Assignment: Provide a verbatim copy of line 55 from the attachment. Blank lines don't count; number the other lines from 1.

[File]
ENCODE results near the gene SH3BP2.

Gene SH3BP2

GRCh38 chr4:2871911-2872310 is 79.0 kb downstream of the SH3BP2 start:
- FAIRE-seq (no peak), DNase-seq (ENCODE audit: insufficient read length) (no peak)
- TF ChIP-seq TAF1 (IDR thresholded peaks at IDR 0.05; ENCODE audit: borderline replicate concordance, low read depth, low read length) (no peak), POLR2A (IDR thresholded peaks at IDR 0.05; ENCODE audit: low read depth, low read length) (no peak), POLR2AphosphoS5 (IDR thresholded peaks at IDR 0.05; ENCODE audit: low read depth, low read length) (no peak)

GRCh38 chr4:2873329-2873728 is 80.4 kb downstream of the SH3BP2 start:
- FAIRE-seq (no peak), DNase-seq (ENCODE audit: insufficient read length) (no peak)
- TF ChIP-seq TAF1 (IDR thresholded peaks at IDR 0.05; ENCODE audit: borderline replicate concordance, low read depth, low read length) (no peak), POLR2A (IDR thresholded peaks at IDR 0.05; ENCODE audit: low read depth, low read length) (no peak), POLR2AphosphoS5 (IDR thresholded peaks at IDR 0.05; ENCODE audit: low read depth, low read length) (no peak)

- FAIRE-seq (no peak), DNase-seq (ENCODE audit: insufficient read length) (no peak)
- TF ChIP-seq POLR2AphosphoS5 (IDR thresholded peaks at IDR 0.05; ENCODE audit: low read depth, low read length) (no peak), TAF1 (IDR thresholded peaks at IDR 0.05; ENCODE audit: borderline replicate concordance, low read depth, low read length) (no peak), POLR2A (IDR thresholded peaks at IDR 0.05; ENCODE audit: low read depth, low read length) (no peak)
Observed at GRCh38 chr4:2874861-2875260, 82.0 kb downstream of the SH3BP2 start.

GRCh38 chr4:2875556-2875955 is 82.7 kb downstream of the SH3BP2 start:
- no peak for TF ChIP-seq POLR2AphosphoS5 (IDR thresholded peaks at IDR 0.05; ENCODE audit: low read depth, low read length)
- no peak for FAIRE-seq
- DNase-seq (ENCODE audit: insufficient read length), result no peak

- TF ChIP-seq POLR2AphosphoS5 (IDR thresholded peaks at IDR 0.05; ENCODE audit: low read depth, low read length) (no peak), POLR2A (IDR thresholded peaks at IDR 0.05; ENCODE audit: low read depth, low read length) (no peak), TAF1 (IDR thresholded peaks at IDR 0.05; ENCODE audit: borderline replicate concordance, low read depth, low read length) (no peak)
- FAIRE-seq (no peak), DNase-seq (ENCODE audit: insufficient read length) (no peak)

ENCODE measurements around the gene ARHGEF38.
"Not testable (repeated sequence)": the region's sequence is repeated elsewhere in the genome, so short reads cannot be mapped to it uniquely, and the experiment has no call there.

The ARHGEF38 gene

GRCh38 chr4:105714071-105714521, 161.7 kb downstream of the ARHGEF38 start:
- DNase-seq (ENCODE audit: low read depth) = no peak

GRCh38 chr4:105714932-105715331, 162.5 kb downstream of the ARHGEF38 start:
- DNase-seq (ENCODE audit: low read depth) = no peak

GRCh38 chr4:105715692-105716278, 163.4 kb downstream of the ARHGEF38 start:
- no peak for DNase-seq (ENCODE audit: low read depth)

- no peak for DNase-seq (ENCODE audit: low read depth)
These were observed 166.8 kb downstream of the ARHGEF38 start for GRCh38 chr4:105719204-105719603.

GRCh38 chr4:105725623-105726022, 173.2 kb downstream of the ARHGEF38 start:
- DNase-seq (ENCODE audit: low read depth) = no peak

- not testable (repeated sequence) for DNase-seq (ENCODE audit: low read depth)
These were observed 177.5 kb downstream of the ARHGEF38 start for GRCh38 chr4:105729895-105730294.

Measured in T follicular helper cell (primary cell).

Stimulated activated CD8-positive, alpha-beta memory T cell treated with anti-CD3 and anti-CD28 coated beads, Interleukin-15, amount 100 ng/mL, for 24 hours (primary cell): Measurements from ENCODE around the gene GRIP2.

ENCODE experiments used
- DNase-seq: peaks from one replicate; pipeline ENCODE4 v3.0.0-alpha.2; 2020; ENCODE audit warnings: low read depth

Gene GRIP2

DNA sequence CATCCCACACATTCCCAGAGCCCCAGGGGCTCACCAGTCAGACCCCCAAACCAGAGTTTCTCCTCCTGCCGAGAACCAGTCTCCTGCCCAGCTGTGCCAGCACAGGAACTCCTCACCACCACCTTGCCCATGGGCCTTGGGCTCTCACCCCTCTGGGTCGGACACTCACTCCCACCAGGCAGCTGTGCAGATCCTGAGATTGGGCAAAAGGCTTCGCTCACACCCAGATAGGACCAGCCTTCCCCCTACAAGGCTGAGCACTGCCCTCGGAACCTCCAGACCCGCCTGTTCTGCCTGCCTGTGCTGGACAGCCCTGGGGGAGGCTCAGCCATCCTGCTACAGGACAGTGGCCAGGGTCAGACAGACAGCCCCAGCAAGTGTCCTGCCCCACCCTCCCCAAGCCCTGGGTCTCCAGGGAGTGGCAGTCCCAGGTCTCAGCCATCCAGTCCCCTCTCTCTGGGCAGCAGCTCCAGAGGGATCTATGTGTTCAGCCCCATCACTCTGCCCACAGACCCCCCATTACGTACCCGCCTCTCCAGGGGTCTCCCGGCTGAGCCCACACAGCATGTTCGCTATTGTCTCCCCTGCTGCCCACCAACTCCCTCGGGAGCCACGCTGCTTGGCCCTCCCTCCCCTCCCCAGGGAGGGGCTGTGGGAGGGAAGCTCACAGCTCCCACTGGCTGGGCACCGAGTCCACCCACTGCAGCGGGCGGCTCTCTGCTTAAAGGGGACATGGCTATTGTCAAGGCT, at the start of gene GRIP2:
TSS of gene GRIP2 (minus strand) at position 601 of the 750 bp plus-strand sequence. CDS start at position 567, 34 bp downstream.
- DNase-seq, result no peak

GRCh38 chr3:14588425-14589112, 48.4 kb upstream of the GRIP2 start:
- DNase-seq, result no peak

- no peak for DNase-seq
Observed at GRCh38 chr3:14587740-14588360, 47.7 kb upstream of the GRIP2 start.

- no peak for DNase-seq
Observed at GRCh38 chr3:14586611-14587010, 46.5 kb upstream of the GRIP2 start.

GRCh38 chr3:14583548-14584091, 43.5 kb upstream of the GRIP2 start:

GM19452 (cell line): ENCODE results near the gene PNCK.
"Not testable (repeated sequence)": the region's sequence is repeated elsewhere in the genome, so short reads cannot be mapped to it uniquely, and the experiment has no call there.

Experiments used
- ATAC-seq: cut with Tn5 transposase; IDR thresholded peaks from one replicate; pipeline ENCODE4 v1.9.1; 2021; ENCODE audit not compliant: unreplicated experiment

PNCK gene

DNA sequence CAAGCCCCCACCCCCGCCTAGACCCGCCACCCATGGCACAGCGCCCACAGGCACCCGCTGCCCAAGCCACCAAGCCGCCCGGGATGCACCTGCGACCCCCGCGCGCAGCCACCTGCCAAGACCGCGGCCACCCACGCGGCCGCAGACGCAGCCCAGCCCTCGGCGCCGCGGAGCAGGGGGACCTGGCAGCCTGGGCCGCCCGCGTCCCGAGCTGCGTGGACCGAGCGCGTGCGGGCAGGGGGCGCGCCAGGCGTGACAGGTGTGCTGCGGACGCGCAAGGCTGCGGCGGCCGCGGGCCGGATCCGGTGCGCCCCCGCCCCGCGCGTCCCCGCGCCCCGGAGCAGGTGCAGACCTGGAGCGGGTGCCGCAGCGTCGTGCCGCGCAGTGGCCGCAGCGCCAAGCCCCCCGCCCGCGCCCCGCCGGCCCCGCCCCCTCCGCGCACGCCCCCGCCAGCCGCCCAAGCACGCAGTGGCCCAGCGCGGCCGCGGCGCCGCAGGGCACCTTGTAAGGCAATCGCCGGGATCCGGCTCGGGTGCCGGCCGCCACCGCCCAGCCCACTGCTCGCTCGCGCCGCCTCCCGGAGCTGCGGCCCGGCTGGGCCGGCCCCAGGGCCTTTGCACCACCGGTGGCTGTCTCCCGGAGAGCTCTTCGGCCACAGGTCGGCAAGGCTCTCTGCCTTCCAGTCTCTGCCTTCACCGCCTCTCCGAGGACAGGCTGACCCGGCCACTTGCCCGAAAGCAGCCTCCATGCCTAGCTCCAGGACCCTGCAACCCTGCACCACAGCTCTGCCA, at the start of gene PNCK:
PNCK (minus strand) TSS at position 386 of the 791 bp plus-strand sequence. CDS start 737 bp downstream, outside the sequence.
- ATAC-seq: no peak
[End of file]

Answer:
- ATAC-seq: no peak